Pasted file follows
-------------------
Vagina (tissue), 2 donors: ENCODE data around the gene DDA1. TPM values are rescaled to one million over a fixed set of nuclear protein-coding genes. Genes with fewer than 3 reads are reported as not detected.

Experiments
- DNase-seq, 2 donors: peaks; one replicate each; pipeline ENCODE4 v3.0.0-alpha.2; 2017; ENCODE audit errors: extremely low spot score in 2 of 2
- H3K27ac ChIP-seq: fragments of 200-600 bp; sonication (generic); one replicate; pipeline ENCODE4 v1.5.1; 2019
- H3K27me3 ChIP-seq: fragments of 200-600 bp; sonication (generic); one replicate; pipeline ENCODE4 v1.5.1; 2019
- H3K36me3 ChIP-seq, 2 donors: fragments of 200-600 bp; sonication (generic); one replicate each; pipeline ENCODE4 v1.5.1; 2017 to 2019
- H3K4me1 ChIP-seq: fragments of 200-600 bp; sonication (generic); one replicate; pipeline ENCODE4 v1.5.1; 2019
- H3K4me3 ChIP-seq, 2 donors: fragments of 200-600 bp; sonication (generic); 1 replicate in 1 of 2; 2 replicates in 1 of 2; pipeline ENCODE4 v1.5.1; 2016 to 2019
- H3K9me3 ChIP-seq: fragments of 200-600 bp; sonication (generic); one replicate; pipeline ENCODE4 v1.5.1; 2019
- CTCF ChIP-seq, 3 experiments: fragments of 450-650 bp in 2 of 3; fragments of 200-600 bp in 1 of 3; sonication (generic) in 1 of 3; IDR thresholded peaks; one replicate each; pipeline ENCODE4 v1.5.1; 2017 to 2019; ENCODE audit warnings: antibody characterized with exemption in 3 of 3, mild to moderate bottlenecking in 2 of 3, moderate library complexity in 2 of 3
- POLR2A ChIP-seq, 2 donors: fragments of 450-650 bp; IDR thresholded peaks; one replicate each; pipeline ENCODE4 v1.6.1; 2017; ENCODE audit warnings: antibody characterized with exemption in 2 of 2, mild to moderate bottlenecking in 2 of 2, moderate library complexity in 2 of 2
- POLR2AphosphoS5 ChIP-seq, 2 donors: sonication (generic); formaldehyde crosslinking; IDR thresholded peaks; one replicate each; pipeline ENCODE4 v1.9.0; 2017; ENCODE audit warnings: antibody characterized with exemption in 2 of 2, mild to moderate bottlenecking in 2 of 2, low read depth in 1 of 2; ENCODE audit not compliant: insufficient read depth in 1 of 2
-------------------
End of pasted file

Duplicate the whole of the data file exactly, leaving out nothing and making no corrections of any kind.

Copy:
Vagina (tissue), 2 donors: ENCODE data around the gene DDA1. TPM values are rescaled to one million over a fixed set of nuclear protein-coding genes. Genes with fewer than 3 reads are reported as not detected.

Experiments
- DNase-seq, 2 donors: peaks; one replicate each; pipeline ENCODE4 v3.0.0-alpha.2; 2017; ENCODE audit errors: extremely low spot score in 2 of 2
- H3K27ac ChIP-seq: fragments of 200-600 bp; sonication (generic); one replicate; pipeline ENCODE4 v1.5.1; 2019
- H3K27me3 ChIP-seq: fragments of 200-600 bp; sonication (generic); one replicate; pipeline ENCODE4 v1.5.1; 2019
- H3K36me3 ChIP-seq, 2 donors: fragments of 200-600 bp; sonication (generic); one replicate each; pipeline ENCODE4 v1.5.1; 2017 to 2019
- H3K4me1 ChIP-seq: fragments of 200-600 bp; sonication (generic); one replicate; pipeline ENCODE4 v1.5.1; 2019
- H3K4me3 ChIP-seq, 2 donors: fragments of 200-600 bp; sonication (generic); 1 replicate in 1 of 2; 2 replicates in 1 of 2; pipeline ENCODE4 v1.5.1; 2016 to 2019
- H3K9me3 ChIP-seq: fragments of 200-600 bp; sonication (generic); one replicate; pipeline ENCODE4 v1.5.1; 2019
- CTCF ChIP-seq, 3 experiments: fragments of 450-650 bp in 2 of 3; fragments of 200-600 bp in 1 of 3; sonication (generic) in 1 of 3; IDR thresholded peaks; one replicate each; pipeline ENCODE4 v1.5.1; 2017 to 2019; ENCODE audit warnings: antibody characterized with exemption in 3 of 3, mild to moderate bottlenecking in 2 of 3, moderate library complexity in 2 of 3
- POLR2A ChIP-seq, 2 donors: fragments of 450-650 bp; IDR thresholded peaks; one replicate each; pipeline ENCODE4 v1.6.1; 2017; ENCODE audit warnings: antibody characterized with exemption in 2 of 2, mild to moderate bottlenecking in 2 of 2, moderate library complexity in 2 of 2
- POLR2AphosphoS5 ChIP-seq, 2 donors: sonication (generic); formaldehyde crosslinking; IDR thresholded peaks; one replicate each; pipeline ENCODE4 v1.9.0; 2017; ENCODE audit warnings: antibody characterized with exemption in 2 of 2, mild to moderate bottlenecking in 2 of 2, low read depth in 1 of 2; ENCODE audit not compliant: insufficient read depth in 1 of 2